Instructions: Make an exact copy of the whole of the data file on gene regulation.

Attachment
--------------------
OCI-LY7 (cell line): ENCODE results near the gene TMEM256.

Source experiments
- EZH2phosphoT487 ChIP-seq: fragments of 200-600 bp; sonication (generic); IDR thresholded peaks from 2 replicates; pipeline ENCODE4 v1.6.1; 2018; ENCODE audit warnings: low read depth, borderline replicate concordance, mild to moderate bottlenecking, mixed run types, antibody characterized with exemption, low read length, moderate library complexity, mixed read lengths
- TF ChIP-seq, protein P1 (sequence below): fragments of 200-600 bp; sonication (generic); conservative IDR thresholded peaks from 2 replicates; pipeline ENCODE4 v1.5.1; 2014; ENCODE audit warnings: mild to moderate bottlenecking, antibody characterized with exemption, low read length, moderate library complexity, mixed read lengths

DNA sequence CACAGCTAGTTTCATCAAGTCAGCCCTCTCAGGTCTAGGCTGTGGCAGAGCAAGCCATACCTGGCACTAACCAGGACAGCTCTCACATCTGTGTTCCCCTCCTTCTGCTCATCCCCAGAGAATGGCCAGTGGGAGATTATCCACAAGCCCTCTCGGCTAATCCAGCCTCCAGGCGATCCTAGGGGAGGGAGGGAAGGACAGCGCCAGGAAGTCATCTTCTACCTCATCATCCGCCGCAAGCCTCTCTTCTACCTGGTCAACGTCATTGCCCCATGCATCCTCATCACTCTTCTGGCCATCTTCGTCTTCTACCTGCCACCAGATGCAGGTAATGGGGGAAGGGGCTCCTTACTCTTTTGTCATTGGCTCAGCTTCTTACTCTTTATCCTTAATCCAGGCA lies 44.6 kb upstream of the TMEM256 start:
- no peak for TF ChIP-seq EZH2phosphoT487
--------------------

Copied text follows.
OCI-LY7 (cell line): ENCODE results near the gene TMEM256.

Source experiments
- EZH2phosphoT487 ChIP-seq: fragments of 200-600 bp; sonication (generic); IDR thresholded peaks from 2 replicates; pipeline ENCODE4 v1.6.1; 2018; ENCODE audit warnings: low read depth, borderline replicate concordance, mild to moderate bottlenecking, mixed run types, antibody characterized with exemption, low read length, moderate library complexity, mixed read lengths
- TF ChIP-seq, protein P1 (sequence below): fragments of 200-600 bp; sonication (generic); conservative IDR thresholded peaks from 2 replicates; pipeline ENCODE4 v1.5.1; 2014; ENCODE audit warnings: mild to moderate bottlenecking, antibody characterized with exemption, low read length, moderate library complexity, mixed read lengths

DNA sequence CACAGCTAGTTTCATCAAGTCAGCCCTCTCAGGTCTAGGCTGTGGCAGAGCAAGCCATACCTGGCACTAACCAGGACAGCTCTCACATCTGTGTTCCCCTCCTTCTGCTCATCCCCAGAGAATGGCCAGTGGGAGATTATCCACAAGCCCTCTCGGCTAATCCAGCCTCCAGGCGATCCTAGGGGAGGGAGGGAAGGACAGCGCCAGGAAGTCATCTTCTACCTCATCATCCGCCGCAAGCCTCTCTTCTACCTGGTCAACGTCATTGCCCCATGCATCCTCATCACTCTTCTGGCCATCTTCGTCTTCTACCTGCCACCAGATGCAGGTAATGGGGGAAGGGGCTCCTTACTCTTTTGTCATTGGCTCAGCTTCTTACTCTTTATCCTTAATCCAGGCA lies 44.6 kb upstream of the TMEM256 start:
- no peak for TF ChIP-seq EZH2phosphoT487